However, traditional supply chain programmes may not be available to all suppliers, especially those in emerging markets with smaller shipped volumes and the highest compliance costs. Buyer-led supply financing programmes are often implemented by larger companies, who determine which suppliers can participate, how quickly they can receive payment and the level of discounts required, with little input from suppliers. Payment is also usually made after buyers have received and inspected the goods. So, although the payment cycle is reduced, the supplier’s cash flow is still somewhat not liquid.

Trade financing instruments such as invoice factoring help buyers and suppliers bolster cash flows based on their trade cycles and existing receivables. For example, an invoice financing programme allows SMEs – specifically exporters – to finance their export invoices by selling them at a discount rate in return for receiving early cash for their receivables. Unlike supply chain financing, factoring allows the supplier to determine which invoices they will factor and when based on their cash flow needs. These elements can be factored into the pricing of their invoices. This enables SMEs to manage their operational expenses better.

They can also use their working capital more efficiently to finance their next production cycle or ramp up their output when there is an uptick in demand for their products. These tools allow suppliers to use their debts as security and mitigate debtor credit risks.


Digitalising the supply chain financing ecosystem

A positive outcome emerging from the Covid-19 pandemic is that companies – both large and small – have sped up the digitalisation of their customer and supply chain protocols to stay competitive. Digitalisation enables buyers and suppliers to use technology platforms to scale their payments processes and transfer funds at a lower cost.

In the same way, technology has led to a shift in business models and inventory management; fintech companies offer businesses tech-enabled, innovative solutions that unlock alternative working capital. Fintech innovators are now entering the global value chain to help SMEs get the funding they need to recover their financial health or capitalise on new growth opportunities. The emergence of new fintech and data analytics software also helps to reduce economic costs and risks in the supply chain by automating the onboarding processes and streamlining checks.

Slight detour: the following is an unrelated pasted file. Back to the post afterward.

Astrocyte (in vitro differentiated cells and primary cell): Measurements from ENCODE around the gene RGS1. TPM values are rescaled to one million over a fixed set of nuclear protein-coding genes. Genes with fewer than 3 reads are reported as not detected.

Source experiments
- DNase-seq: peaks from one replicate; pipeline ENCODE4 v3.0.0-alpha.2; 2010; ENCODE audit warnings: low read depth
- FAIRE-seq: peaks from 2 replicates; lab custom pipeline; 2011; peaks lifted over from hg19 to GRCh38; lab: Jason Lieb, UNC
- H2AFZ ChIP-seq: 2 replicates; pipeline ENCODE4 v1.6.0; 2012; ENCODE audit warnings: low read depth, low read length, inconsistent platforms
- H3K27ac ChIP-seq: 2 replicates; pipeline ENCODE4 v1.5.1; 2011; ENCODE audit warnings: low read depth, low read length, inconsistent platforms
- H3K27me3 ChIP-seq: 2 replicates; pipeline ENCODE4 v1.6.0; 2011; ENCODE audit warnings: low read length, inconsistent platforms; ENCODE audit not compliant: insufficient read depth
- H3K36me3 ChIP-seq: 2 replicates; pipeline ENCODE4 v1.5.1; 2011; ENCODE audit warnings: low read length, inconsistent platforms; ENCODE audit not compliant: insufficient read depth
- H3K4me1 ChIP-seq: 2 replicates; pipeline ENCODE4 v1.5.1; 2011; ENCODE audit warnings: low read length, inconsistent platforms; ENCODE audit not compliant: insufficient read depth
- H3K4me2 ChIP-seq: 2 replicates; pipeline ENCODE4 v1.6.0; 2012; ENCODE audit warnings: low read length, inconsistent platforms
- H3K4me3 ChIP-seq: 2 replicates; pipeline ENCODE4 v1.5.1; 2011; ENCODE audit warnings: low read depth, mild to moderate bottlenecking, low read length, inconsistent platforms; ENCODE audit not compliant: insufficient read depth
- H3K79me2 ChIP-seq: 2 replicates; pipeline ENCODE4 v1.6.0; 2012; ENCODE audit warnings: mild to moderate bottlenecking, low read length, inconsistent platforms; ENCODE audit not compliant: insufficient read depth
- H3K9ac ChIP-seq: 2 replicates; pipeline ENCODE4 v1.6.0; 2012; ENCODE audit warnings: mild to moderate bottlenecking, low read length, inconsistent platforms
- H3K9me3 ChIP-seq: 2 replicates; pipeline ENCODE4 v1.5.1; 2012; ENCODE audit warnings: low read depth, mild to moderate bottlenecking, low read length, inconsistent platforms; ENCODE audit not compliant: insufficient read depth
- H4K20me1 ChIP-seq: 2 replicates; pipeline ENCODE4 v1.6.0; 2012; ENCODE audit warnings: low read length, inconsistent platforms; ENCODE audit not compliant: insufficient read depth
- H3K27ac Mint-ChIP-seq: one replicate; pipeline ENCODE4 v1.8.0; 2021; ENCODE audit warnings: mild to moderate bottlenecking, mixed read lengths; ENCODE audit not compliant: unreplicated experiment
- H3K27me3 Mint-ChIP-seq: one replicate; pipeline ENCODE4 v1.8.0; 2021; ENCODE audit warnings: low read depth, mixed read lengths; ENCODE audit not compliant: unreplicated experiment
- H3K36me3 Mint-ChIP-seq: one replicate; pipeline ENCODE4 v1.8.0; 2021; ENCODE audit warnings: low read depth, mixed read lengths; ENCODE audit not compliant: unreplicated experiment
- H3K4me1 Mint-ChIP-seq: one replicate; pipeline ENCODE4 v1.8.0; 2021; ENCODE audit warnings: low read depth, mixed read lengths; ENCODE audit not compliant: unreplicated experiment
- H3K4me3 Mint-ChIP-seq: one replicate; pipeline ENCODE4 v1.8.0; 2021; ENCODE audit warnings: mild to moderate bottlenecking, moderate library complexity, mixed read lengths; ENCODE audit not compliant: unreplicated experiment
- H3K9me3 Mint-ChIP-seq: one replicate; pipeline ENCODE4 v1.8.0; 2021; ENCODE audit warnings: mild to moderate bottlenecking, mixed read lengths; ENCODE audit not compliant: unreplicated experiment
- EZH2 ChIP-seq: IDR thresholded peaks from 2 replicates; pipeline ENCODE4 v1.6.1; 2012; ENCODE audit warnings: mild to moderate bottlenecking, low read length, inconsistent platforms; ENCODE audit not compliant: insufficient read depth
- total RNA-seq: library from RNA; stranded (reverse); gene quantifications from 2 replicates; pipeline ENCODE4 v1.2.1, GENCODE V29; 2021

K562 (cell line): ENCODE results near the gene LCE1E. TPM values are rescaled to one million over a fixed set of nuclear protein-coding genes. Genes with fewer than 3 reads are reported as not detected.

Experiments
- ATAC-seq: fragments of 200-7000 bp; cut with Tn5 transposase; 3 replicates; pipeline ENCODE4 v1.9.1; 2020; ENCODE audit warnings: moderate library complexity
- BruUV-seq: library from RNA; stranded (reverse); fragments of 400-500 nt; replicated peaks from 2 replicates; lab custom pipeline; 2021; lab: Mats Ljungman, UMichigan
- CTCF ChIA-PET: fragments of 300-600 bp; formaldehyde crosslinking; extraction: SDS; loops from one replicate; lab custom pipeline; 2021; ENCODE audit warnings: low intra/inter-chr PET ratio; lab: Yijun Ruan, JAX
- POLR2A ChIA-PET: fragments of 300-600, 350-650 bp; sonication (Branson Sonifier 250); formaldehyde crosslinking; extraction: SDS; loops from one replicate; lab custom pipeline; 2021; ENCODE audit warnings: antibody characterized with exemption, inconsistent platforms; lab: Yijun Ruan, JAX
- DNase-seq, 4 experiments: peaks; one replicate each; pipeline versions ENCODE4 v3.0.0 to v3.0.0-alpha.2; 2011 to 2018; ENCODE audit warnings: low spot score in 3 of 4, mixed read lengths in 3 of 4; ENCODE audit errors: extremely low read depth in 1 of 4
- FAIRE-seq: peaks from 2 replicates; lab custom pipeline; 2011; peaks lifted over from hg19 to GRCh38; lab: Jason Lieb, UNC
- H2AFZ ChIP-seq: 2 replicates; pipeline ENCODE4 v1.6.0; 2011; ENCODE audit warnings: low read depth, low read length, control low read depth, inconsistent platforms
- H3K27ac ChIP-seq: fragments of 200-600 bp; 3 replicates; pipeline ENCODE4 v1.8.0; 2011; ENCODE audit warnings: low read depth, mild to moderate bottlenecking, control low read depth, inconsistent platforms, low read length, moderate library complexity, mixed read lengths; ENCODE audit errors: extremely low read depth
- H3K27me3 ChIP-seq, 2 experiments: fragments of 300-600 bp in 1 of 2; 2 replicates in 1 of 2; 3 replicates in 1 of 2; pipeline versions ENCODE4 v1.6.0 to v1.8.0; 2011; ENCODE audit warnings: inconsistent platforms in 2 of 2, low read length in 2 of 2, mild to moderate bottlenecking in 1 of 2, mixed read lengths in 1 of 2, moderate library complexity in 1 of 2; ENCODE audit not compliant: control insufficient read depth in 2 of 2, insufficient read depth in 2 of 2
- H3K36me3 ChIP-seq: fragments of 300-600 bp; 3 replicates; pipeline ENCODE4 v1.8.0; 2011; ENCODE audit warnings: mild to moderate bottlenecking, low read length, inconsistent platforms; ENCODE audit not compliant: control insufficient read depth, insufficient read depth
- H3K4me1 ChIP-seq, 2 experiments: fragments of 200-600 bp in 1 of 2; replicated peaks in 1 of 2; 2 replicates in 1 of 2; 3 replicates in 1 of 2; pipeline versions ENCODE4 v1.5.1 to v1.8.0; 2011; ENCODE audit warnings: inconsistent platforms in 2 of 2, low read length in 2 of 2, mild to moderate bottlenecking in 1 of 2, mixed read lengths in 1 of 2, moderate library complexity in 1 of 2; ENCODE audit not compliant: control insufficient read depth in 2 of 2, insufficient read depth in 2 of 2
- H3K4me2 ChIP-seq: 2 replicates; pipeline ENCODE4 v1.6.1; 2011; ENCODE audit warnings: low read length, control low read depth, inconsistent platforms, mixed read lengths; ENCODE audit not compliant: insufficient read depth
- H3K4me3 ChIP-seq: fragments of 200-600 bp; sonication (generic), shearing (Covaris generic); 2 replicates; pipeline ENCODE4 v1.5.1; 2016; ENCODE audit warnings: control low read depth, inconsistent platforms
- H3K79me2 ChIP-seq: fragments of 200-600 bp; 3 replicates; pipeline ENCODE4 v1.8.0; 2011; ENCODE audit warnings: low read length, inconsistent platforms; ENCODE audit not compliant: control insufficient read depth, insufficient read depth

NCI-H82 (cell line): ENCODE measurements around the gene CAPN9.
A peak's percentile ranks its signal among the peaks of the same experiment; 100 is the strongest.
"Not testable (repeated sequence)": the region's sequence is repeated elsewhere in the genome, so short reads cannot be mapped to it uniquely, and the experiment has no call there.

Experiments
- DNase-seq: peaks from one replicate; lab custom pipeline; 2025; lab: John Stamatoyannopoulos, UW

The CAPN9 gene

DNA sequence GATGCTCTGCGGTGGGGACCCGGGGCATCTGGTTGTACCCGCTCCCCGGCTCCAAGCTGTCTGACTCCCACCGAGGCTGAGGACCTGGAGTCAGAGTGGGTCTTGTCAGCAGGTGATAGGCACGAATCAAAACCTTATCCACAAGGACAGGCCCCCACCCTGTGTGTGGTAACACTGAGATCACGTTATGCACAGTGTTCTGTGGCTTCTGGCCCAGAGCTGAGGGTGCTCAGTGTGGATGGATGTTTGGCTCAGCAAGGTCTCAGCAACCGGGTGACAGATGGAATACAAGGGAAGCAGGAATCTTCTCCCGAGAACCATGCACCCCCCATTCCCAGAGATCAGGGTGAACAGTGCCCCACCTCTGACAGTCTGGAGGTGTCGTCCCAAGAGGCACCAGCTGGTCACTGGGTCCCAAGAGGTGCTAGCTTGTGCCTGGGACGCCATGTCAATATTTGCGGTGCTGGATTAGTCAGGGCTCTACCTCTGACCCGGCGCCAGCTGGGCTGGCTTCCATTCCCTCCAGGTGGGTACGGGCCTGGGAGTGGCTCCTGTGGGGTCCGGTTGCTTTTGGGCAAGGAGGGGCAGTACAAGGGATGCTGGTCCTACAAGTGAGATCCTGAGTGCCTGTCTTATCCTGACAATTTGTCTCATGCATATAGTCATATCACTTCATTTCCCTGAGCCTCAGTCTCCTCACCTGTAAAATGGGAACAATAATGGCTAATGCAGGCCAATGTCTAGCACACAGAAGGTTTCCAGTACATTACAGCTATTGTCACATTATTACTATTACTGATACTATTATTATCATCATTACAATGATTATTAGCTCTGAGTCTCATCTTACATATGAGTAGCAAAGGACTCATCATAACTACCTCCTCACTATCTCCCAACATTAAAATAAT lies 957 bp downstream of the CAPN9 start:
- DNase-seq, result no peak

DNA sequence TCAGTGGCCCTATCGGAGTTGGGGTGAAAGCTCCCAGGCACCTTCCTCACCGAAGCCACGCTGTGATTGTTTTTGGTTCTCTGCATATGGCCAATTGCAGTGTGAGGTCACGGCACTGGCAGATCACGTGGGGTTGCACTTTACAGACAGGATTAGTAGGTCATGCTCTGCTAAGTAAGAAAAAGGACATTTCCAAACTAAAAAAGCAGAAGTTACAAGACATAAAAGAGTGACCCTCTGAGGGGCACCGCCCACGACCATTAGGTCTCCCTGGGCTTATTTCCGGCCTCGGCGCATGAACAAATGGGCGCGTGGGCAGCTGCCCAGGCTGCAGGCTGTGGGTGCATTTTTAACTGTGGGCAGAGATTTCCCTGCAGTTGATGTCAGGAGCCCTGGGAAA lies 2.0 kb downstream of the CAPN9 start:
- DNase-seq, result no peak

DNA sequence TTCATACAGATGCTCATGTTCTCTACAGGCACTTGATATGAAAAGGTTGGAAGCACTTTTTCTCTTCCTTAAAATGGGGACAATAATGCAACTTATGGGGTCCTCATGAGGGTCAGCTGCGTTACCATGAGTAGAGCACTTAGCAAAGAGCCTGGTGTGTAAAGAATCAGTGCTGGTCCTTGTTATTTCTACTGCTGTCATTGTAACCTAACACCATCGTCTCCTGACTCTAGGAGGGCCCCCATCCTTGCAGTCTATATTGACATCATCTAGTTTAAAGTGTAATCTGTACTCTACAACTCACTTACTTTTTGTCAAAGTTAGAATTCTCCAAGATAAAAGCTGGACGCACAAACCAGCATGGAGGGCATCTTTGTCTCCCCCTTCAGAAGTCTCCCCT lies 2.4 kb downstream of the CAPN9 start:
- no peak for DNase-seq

Global invoice financing marketplaces like Incomlend offer a proprietary platform that swiftly qualifies invoices and matches them with industry-leading private and institutional investors. It allows suppliers to monitor their finance submissions and transactions efficiently and track the status of funds matching with investors. Going digital will also improve processing speeds, and SMEs will be better able to respond to customer needs quickly.


Building business resilience

As global value chains continue to evolve and connect multinational buyers to diverse suppliers globally, SMEs are under pressure to unlock the working capital trapped in their supply chain. A strategic supply chain finance programme can enable suppliers to build the financial foundation they need to develop more resilient business operations without taking on the burden of loans. These off-balance-sheet funding approaches can also preserve the SMEs borrowing capacity. This increases their fiscal agility in planning new production cycles or expanding into new areas when the economy recovers.

About Incomlend

Incomlend is a global invoice financing marketplace for businesses and private capital. Founded in 2016, the Singapore-based company has processed more than 2,300 transactions and provides invoice finance services in over 50 countries worldwide. As one of the first alternative cross-border trade finance platforms globally, Incomlend enables companies to finance their export invoices by selling them to institutional investors at a discount.